This year marks a new phase in California’s landmark Sustainable Groundwater Management Act (SGMA). At the end of January, water users in 21 critically overdrafted basins delivered their first groundwater sustainability plans to the state Department of Water Resources. In this series, we examine the 36 plans submitted for 11 critically overdrafted basins in the San Joaquin Valley—California’s largest farming region. PPIC has done extensive work on what SGMA means for this region, where excess pumping is a major challenge. This post addresses key questions about groundwater budgets.
What are water budgets, and why do they matter?
Water budgets track the water coming into and going out of the groundwater basin. If more groundwater is pumped than the amount replenished over time, the basin is in overdraft. In our study of the valley’s 30-year water balance (1988‒2017), which used data on inflow and outflow to the San Joaquin Valley as a whole, we found a long-term overdraft of 1.8 million acre-feet per year—about 11% of net water use.
Under SGMA, water users need to bring their basins into long-term balance and avoid undesirable effects from excess groundwater pumping—such as lowering groundwater levels and causing lands to sink. Understanding the extent of the overdraft problem is key to taking appropriate action. As the saying goes, you can’t manage what you don’t measure.
What type of groundwater budgeting does SGMA require?
The regulations require groundwater sustainability plans (GSPs) to include three types of water budgets—historical, current, and projected—but allow a lot of flexibility on the specifics. Historical budgets only need to include 10 continuous years of data, including the most recent years available for that basin. Current budgets need to show present-day conditions, and projected budgets need to look ahead 50 years and consider anticipated changes in population, climate, and other factors that could affect water supplies and demands. The plans can then choose which budget to emphasize for addressing overdraft.
In many basins, water users have opted to develop separate GSPs for different areas. In those basins, the GSPs must use a common timeframe and a common overall budget. But there’s no requirement for consistency across neighboring basins. The regulations also leave it up to locals to choose their methods for elements that must be estimated, such as how quickly groundwater moves from one basin to another. Budgets can look better or worse depending on assumptions about such factors.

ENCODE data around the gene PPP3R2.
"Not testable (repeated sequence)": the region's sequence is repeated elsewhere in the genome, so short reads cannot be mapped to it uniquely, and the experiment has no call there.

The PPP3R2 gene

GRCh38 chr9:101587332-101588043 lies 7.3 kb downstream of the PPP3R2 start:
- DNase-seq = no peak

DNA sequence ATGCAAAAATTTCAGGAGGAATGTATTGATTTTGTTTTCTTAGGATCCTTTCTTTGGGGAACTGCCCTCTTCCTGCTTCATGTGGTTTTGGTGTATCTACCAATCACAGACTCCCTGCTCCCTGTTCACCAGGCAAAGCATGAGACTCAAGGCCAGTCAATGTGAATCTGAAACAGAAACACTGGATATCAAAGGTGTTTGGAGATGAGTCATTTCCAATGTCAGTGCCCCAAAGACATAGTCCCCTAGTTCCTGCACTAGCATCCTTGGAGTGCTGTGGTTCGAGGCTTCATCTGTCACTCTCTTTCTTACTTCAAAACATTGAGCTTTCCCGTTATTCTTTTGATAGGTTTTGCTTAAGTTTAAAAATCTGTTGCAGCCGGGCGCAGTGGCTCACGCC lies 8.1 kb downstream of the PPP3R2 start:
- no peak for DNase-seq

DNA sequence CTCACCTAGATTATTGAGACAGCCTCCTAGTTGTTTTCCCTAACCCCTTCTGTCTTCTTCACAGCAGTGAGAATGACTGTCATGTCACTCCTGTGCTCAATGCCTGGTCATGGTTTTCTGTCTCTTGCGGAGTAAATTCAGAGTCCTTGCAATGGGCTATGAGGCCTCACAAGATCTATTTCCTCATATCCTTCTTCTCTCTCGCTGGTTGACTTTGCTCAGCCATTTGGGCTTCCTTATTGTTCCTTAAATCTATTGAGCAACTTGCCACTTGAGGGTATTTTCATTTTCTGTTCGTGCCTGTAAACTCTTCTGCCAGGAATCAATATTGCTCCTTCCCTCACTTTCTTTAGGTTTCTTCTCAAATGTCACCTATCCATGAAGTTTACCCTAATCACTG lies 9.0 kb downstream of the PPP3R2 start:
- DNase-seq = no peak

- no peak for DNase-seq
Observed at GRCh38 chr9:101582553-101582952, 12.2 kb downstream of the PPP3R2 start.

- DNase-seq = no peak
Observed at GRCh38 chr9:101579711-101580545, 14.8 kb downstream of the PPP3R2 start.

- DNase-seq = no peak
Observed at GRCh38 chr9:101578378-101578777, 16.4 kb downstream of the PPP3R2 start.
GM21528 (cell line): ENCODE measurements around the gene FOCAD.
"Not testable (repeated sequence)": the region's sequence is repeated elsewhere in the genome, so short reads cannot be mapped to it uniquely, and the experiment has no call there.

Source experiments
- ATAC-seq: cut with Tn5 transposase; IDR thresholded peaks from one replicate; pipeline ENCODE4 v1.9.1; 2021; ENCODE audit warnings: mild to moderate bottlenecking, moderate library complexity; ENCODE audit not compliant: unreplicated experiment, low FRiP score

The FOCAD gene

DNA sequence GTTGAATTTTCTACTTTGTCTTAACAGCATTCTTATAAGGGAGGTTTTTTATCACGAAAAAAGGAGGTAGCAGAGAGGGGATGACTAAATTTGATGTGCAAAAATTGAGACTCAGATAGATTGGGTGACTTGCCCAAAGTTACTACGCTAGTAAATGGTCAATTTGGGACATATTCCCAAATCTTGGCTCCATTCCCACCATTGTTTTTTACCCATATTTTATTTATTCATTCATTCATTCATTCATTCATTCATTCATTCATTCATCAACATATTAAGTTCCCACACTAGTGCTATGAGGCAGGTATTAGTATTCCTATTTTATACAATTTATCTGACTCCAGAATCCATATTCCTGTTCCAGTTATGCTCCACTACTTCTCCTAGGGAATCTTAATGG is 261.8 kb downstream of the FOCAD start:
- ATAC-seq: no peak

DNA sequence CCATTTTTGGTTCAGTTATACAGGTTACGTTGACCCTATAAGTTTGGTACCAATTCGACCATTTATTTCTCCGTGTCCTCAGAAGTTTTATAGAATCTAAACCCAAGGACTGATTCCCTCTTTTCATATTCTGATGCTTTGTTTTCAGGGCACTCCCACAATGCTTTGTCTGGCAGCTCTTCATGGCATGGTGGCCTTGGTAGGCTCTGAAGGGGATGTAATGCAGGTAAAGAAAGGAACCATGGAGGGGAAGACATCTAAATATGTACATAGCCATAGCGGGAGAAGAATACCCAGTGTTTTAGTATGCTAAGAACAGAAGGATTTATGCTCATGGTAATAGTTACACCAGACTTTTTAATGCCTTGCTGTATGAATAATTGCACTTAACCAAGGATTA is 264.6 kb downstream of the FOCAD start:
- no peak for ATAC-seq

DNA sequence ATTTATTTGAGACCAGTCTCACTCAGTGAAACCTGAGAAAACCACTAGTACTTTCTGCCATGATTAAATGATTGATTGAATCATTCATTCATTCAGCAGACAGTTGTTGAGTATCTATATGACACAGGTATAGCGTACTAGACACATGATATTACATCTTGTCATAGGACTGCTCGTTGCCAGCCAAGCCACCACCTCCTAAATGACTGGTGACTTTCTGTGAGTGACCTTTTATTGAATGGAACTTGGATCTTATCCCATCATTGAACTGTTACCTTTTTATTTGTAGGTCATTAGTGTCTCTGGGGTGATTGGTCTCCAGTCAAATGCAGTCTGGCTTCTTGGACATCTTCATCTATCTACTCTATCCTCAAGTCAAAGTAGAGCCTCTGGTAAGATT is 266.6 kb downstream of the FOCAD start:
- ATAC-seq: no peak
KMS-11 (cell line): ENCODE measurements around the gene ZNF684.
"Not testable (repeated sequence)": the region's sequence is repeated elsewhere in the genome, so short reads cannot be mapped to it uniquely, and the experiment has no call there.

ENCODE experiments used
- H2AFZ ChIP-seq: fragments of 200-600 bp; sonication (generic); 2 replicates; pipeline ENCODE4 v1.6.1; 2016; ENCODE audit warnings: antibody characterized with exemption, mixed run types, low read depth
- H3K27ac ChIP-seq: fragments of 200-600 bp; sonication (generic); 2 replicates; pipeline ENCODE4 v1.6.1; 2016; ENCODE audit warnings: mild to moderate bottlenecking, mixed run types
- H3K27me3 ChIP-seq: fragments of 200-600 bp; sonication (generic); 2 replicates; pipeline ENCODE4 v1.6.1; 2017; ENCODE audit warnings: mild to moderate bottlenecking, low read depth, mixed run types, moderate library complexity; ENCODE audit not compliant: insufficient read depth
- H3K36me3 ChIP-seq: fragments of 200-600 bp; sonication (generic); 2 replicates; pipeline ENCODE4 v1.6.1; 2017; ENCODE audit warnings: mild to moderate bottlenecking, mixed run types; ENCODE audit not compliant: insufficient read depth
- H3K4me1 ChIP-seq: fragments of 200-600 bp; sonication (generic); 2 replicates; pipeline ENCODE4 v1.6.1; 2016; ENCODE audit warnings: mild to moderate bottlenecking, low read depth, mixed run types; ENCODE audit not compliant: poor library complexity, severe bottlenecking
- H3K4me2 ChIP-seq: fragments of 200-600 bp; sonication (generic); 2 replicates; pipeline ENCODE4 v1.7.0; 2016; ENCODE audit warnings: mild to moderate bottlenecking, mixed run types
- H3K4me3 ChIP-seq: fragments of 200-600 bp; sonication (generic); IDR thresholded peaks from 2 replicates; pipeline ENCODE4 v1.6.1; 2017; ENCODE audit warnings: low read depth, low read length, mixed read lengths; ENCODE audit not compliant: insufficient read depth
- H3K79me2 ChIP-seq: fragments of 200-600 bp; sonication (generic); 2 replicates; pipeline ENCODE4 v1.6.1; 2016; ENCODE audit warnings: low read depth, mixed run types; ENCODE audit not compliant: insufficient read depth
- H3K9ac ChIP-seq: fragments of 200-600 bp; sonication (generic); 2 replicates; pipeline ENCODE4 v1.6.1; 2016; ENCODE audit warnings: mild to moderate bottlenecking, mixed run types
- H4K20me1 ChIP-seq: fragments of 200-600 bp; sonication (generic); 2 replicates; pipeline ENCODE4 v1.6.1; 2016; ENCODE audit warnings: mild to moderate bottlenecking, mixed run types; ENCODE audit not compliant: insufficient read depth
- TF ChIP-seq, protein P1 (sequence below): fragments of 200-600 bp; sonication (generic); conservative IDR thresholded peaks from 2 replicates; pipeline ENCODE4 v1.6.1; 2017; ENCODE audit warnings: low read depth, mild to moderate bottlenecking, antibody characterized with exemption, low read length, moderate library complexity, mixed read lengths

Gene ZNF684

The span of years covered by budgets can also matter a lot, given California’s variable climate. Budgets with more wet years will look better than budgets with more dry years. The figure below shows the budget timeframes that the valley’s plans use for their preferred estimates of overdraft. These timeframes vary widely. Basins in the wetter northern part of the valley (the San Joaquin River hydrologic region) are more likely to include the recent drought than are the basins in the drier, more groundwater-dependent southern valley (the Tulare Lake Basin hydrologic region).
Do the plans acknowledge the valley’s overdraft problem?
In general, yes. As the figure below shows, the plans report a considerable amount of overdraft—around 1.4 million acre-feet (maf) per year. But since they cover different timeframes, it’s misleading to simply add up the totals reported. To compare apples to apples, we looked at the eight years that are included in all of the budgets: 2003‒10. This short period is instructive, because it includes both wet and dry years. The plans estimate around 1.7 maf of annual overdraft in these years—fairly close to our valley-wide estimate of 1.9 maf for the same period. So overall, the plans are telling a story that is broadly consistent with the overall regional water balance. This apples-to-apples comparison also reduces the wet-year bias in many of the Tulare Lake Basin budgets.
Even so, some basins are probably underestimating overdraft. And if the future is drier than the past, the overall challenge for the valley could be greater. We found, for instance, that the region-wide overdraft for 2003‒17—a period that included a record-breaking five-year drought—was 2.4 maf/year—a good deal higher than the 30-year average of 1.8 maf.
Acknowledging overdraft is important, but it’s just the first step. The options to end overdraft include augmenting water supplies, reducing water demand, or some combination of the two. Next week’s post will examine what the plans propose to do.
Note: The underlying data and additional notes on the water budgets used in these plans can be found in Data Set: PPIC San Joaquin Valley GSP Water Budgets.